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Sunday 21 August 2011

Never forget

Never forget what is important.

It is easy to.

It is just as easy not to. May be, even easier? It is not so difficult to think of what is important and keep it in mind; not so difficult to recognise what is not and keep it out of the way; not when you do it from time to time.


Shamanth,
21st August, 2011.

Wednesday 17 August 2011

Each time

Never stop;

especially when tempted to.

The joy it brings is one of pride, satisfaction and an immense sense of relief for having gone on, for not having given up.


Shamanth.
August 17th, 2011.

Tuesday 16 August 2011

My Self

I am so awkward with people sometimes.

Well, it doesn't really matter.

What matters is what I tell myself - that I listen to myself; that I be myself.


Shamanth.
August 6th, 2011.

Wednesday 10 August 2011

Growing up

Just like being lied to is a huge part of growing up, isn't lying a huge part of being a grown-up?


Shamanth,
10th August, 2011.

Saturday 9 July 2011

Stand

Dreams, Desires, Faith, Thought, Action, Perseverance, Hope, Resilience;

An entire artillery.

One tender heart.

Friday 11 March 2011

Pretty Pink

Finish a good breakfast - ond upittu, ond coffee (strongu). Hurriedly, start for the bus stop.

Spot a newspaper stall amidst the morning rush.

Be reminded of the talk you have had with your father every other night of the last several weeks, and of your employment status - 'Recent Graduate (May 2009) actively seeking an Entry Level Position'.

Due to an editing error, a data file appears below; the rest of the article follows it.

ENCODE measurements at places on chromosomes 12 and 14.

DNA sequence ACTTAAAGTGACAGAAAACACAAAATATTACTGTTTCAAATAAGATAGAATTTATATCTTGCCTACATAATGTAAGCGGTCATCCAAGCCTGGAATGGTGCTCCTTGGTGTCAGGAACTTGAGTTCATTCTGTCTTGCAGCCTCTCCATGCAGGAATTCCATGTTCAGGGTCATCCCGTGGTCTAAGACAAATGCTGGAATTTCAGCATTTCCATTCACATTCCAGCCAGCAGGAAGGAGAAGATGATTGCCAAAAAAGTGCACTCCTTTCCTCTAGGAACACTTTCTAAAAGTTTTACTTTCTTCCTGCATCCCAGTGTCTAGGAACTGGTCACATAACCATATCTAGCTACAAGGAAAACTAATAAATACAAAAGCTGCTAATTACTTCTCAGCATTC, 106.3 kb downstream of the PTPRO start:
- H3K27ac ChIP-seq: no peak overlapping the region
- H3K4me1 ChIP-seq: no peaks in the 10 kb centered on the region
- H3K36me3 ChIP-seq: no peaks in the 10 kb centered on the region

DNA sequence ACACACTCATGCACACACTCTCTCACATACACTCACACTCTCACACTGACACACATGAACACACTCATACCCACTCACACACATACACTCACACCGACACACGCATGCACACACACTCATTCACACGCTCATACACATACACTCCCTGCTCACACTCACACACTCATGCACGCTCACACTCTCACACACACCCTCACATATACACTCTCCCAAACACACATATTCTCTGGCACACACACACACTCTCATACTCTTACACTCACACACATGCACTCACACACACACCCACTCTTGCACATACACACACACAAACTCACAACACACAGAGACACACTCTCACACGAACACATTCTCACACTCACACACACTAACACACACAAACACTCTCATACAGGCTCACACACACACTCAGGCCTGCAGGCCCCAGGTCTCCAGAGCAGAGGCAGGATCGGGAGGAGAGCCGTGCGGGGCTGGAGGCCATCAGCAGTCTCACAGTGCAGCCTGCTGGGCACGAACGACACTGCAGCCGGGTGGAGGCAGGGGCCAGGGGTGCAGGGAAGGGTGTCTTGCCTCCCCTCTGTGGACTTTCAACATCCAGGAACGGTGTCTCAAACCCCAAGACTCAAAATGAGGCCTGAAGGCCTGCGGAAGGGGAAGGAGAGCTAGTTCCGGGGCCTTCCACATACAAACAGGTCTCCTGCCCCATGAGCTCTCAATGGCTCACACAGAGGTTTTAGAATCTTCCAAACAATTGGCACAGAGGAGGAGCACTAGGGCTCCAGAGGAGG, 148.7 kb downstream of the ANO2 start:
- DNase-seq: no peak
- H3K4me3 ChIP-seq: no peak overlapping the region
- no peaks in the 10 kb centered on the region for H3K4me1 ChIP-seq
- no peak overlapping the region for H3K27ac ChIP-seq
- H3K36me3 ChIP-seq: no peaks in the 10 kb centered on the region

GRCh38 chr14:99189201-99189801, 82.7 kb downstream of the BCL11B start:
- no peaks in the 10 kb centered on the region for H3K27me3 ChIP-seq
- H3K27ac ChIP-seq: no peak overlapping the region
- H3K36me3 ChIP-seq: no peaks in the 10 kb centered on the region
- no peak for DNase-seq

The profile of a graduate unemployed for over eighteen months after finishing school is not recent enough for most companies to consider it suitable for an 'Entry Level' position. Nor does it qualify for a 'Senior' position for the lack of experience such a position demands.

May 2009 was over twelve months ago.

'Seeking an Entry Level Position' has been the status of your self since.

'Worried about him' has been the status of your father since.

Deliberate his suggestion one more time. Unlike you, he did not have the internet to search for vacancies when he was a 'Recent Graduate (May 1980) actively looking for an Entry Level Position'. With great reluctance, walk to the stall.

Ask for Employment News. It's your first time buying it. Curiously scan the items he has on display but fail to spot it. Watch him attend to others before he acknowledges your enquiry and disappears into the main shop behind the stall. A few moments later, watch him emerge with a thick bundle of papers, folded in his hands.

Ask him the price.

9 Rupees.

It is a weekly issue - priced almost twice as much as you expect a daily to be. Trade for it a ten-rupee note. Hold it outstretched, to take a look at the front page while waiting for him to return the change.

Gasp! before you are paralysed.

The blow, immense in power, is dealt at the centre of your guts.

A moment later, gather your shattered senses.

Close your eyes as you shake your head and scream out to the world -

Why. . .?

Why is it PINK?

The front page. . .

Why?

Just . . . why?

Only, no one hears you.

May be it is soft on the soul - the colour. Soothing, perhaps.

May be it is the government's way of pacifying its unemployed citizens - telling them not to worry. That it will be all right. That they will all find a job soon. That it will all be okay. Soon.

Pretty pink soon?

May be. Just. . . may be.

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